The juvenile and his parents do not come before the board in East Hartford as they do in Windham.
The review board designs and offers alternatives that are aimed at: (1) promoting responsible behavior by offenders and (2) solving problems that may be at the root of delinquent behavior.
The board consists of professionals who regularly work with juveniles in Madison. They are appointed by the chief of police. The police youth officer (or his designated substitute) acts as chairman of the board, and the youth services coordinator acts as coordinator of the diversion programs. Other professionals who work with Madison youth and are regularly bound by confidentiality in their work are recruited for the board.
The investigating officer refers cases to the youth officer who contacts the parents or legal guardians alerting them to the situation and informing them that the case will be reviewed at the next meeting of the board.
The board meets every two weeks, and cases are presented by the youth officer, including recommendations made by the investigating officer. After discussion, the board decides on a recommendation that is offered as an alternative to the justice system. If there is a lack of information about the offender's social environment, a case may be tabled until the next meeting and a representative of the board designated to gather a social history. The youth services coordinator ensures that the alternative is presented to the youth and his family and reports the family's decision back to the board.
The JRB is designed to provide an alternative to juvenile court for juveniles who have committed minor criminal violations in Windham. Its goal is to provide a plan for each individual by utilizing community programs, social services, and other resources that will effectively deal with the criminal incident, assist in positive development, and encourage responsible behavior.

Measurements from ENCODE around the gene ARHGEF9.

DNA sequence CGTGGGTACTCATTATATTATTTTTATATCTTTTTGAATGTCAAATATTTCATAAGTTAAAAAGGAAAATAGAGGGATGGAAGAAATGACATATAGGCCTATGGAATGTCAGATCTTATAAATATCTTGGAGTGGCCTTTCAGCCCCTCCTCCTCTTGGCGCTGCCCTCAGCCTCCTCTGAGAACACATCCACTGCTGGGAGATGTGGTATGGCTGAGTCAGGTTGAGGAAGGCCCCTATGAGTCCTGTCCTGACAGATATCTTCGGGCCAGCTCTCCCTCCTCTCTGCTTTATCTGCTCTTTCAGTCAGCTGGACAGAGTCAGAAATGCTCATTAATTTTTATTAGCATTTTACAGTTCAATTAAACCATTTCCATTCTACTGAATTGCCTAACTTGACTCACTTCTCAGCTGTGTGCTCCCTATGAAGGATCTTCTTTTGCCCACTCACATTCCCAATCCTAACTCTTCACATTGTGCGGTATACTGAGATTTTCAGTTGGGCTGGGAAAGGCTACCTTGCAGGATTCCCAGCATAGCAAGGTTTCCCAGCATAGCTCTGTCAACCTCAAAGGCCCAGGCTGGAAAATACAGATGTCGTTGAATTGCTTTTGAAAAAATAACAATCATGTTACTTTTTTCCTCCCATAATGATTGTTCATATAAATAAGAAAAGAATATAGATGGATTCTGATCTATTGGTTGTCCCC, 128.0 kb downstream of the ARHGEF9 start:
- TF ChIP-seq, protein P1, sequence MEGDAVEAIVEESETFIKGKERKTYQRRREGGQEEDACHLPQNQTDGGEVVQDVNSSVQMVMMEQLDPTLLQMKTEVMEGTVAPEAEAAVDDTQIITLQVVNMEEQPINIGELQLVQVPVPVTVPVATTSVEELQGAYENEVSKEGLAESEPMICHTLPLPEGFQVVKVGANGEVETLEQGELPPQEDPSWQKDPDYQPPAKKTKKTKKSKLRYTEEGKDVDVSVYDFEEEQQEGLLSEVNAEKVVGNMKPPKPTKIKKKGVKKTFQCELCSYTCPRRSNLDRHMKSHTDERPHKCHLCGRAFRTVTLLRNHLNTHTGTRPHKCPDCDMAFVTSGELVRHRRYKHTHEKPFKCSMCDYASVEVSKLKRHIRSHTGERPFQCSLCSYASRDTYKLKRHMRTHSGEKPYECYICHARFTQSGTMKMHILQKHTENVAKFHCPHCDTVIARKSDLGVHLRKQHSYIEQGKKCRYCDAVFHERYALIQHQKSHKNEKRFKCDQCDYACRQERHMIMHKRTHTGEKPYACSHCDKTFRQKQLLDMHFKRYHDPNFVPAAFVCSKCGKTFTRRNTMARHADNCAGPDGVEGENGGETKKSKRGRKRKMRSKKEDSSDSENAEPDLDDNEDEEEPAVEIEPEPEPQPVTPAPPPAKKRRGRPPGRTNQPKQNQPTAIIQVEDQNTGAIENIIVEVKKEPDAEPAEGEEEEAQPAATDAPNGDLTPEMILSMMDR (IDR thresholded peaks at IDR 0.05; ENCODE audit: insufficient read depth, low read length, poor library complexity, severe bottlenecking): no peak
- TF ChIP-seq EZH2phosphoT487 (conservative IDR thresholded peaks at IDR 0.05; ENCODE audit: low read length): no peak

The JRB consists of 10 members. New members are appointed by a majority vote of the JRB members and approved by the Windham Youth Services Bureau. The members include five "at large" members and one designee each from the Windham Youth Services Bureau, the Willimantic Police Department, Windham High School, Kramer Middle School, and Juvenile Court.
"At large" members are community members with skills or experience working with youth and their families. They serve a two year term, renewable with the approval of the JRB.
Referrals are accepted when the juvenile has admitted his guilt and has signified his willingness to cooperate with the JRB by signing the required consent form. The signature of the parent or guardian is also required. Referrals are accepted from police departments and law enforcement authorities only.
FORMING A JUVENILE REVIEW BOARD
The first step in forming a juvenile review board would be to get the local police chief and the head of the local youth service bureau together to see if enough interest exists in the community to proceed. A JRB could not exist without their support and cooperation. In the absence of a local police department, the resident state trooper or other local law enforcement official would be the logical substitute. The next step would probably be to identify other key local players, such as juvenile court officials, local clergy who are active with youth issues, and other town or municipal officials who would have some involvement with youth and bring them together for planning sessions. Because JRBs are local they can be tailored to meet the needs and wishes of the particular locality. The planning group might want to review the structure and method of operation of other JRBs. Officials from other boards would probably be happy to come and speak with a group that was planning and attempting to start a JRB. Gary Shea, the director of East Hartford's Department of Youth Services, has helped a number of towns establish juvenile review boards. He says that an element of trust must exist between the police and the youth agencies and if it is absent, a JRB may not work. He cites West Hartford as an example of a town where efforts to establish a JRB failed. Shea may be contacted at 568-0181.